Thomas Weldon has felt the adrenaline rush that comes from being the first one to burst through the door of a drug house, unsure who's going to be on the other side - or whether there will be a gun pointed at his head.
As an FBI agent who worked on a gang task force in Chicago, he often came across illegal guns. Now, as a federal prosecutor, he's going to try to get them off the streets.
“I've worked firsthand with gang violence and street violence,” said Mr. Weldon, a northwest Ohio native. “I've seen the impact, and I think it's devastating. I'm happy to have the opportunity here to make a difference on this end.”
Mr. Weldon, 34, a former Franklin County prosecutor and an FBI agent in Chicago from 1997 until this year, joined the Toledo U.S. attorney's office in February as part of a federal program called Project Safe Neighborhoods.
The Bush administration program is receiving $559 million over two years to hire prosecutors, conduct training, and improve technology to enforce gun laws across the country.
David Bauer, head of the Toledo office since 1991, said hiring a new prosecutor will allow more firearm cases to be prosecuted.
The office, which has seven criminal prosecutors, turns away more than 50 percent of the cases it gets because it doesn't have the attorneys to handle them.
Mr. Bauer said it still won't be possible to take all the cases to court, but more of them will be able to get into the system.
“We had to be very selective with the ones we prosecuted because of the resource situation,” Mr. Bauer said. “With [Mr. Weldon] here now, we expect there will be many more prosecutions and we'll be much more proactive in targeting organizations and individuals engaged in trafficking firearms.”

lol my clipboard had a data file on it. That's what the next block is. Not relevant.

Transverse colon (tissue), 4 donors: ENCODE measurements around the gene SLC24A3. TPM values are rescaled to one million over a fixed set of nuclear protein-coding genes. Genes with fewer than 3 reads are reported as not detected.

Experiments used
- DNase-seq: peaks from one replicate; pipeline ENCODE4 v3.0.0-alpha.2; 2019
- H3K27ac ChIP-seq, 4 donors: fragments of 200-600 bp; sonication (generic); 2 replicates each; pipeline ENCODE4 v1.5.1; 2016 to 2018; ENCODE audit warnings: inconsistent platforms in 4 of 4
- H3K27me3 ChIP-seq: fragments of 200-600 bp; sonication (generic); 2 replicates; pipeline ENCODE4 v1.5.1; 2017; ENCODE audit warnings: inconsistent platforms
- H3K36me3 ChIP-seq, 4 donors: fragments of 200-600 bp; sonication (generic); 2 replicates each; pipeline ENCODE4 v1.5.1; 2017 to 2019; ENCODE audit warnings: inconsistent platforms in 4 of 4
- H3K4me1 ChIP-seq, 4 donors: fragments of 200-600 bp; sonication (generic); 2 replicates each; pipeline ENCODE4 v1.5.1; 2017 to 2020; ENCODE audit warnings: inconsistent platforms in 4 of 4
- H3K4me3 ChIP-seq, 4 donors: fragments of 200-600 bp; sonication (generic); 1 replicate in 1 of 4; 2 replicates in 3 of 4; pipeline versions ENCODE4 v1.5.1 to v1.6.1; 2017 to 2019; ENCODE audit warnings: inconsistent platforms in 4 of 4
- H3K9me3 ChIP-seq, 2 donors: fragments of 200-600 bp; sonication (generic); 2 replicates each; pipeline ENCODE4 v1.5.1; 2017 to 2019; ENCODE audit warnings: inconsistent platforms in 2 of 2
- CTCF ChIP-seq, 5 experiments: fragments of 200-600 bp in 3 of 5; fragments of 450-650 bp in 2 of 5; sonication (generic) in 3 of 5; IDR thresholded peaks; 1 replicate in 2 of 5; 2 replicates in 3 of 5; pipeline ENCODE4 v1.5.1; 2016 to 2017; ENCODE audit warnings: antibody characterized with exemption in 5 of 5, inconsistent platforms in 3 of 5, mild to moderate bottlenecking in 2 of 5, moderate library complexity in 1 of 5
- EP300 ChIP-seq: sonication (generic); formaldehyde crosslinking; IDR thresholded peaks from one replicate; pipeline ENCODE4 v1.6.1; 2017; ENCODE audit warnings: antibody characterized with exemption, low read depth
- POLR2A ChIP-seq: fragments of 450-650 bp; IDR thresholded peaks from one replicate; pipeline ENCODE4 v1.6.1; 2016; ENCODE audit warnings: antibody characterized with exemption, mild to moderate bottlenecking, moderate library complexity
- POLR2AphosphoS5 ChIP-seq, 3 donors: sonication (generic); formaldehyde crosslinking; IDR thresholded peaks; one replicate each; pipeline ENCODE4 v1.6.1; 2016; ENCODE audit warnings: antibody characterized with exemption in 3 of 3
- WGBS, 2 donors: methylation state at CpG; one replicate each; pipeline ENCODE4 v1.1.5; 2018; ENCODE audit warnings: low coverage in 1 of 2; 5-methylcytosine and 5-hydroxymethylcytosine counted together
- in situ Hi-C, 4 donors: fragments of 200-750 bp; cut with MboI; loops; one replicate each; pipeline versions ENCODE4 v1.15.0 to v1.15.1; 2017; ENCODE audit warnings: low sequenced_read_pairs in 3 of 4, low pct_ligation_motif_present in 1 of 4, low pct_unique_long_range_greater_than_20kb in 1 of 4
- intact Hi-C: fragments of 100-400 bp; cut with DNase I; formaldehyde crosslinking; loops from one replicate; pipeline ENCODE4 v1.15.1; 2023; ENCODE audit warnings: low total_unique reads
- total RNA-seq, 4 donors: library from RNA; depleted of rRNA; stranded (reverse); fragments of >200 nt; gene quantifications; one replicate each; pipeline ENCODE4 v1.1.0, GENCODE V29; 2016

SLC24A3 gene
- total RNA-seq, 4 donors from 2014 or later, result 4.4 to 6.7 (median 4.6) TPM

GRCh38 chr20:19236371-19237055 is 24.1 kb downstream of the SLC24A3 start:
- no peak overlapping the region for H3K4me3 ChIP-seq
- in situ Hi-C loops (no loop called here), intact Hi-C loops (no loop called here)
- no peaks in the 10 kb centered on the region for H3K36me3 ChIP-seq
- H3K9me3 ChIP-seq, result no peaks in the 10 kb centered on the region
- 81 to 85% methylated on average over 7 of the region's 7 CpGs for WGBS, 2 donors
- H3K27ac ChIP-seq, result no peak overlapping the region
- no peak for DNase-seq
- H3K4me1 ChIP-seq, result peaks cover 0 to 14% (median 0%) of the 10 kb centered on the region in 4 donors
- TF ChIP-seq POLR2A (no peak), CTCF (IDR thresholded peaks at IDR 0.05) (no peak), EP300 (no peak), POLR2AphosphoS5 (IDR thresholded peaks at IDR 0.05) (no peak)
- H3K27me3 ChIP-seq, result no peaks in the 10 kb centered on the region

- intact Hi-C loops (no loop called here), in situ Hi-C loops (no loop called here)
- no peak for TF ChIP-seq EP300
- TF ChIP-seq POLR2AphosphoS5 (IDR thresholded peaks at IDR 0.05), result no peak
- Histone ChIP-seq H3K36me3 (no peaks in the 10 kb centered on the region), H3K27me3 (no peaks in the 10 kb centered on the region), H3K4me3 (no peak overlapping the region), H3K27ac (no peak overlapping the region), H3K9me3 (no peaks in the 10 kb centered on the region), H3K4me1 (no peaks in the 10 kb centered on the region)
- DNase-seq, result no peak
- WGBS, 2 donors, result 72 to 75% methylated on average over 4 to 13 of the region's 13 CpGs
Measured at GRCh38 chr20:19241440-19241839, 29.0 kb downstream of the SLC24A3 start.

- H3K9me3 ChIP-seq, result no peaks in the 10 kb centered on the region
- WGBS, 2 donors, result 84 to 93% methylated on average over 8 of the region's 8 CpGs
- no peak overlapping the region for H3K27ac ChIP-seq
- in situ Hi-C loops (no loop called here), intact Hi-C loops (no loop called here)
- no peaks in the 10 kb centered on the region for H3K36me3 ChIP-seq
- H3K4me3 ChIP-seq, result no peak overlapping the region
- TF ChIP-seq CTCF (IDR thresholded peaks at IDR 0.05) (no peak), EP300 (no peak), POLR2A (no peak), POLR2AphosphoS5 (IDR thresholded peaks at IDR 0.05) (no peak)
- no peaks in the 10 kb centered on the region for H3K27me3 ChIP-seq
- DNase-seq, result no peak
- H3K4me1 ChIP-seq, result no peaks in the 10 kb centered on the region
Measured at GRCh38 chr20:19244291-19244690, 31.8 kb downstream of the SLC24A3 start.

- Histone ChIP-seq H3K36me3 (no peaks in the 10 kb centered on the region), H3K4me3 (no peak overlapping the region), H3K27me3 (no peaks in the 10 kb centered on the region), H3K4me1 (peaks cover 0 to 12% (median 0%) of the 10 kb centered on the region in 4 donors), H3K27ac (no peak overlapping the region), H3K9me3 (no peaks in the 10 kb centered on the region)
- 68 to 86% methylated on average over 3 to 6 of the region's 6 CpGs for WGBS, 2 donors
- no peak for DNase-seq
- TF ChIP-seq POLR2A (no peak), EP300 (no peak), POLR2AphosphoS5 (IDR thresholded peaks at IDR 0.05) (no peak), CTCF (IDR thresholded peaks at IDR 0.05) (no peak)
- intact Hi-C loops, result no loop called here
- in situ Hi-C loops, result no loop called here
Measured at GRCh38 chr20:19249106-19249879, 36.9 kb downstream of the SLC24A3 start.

Prosecuting people who buy guns legally in Ohio and illegally sell them out of state will be a priority for the local offices of the U.S. attorney and federal Bureau of Alcohol, Tobacco, and Firearms. Both offices cover 21 northwest Ohio counties.
He said guns often are purchased at gun stores, gun shows, or pawn shops and then sold to drug dealers or felons who can't buy them legally in cities like Detroit and Chicago. That's a fairly common form of firearms trafficking,” Mr. Bauer said.
He cited a case he recently handled in which two men were prosecuted for buying guns, such as 9mm pistols, in Toledo with false identification to sell in Detroit.
One of the men was sentenced to 28 months in prison and the other to 18 months.
Another emphasis by the ATF and U.S. attorneys will be cracking down on people who are “lying and buying,” the phrase used to describe people who buy guns by lying on forms that must be filled out to buy firearms.
Mr. Bauer said people most often lie about whether they have a felony conviction but other restrictions, such as being under a restraining order for stalking or being an illegal alien, also bar gun purchases. He said people are caught when mandatory background checks reveal their decep- tion.
Steve Zellers, head of the local ATF office, said serious gun cases are being prosecuted, but a new prosecutor will allow his agents to present more cases to the office. “Having Tom, we have someone who can be more attuned to federal firearm violations. It's just someone directly to go to,” Mr. Zellers said.
The number of crimes committed with guns gives an indication why police and prosecutors want to keep them out of the hands of people who aren't supposed to have them.
In 2000, roughly 66 percent of murders, 41 percent of robberies, and 18 percent of aggravated assaults were committed with a firearm, according the U.S. Department of Justice's Bureau of Justice Statistics.
After hitting a high of about 582,000 violent firearm crimes in 1993, that number fell to about 342,000 in 2000.
With so many crimes involving guns, there's no shortage of cases to go around between federal and state courts. Mr. Bauer said his office will work with county prosecutors to talk about whether the crimes should be prosecuted in state or federal court with an eye toward getting the stiffest sentence possible.
Lucas County Prosecutor Julia Bates said she's willing to work with federal prosecutors. “I think we need to decide where we get the most bang for the buck,” she said.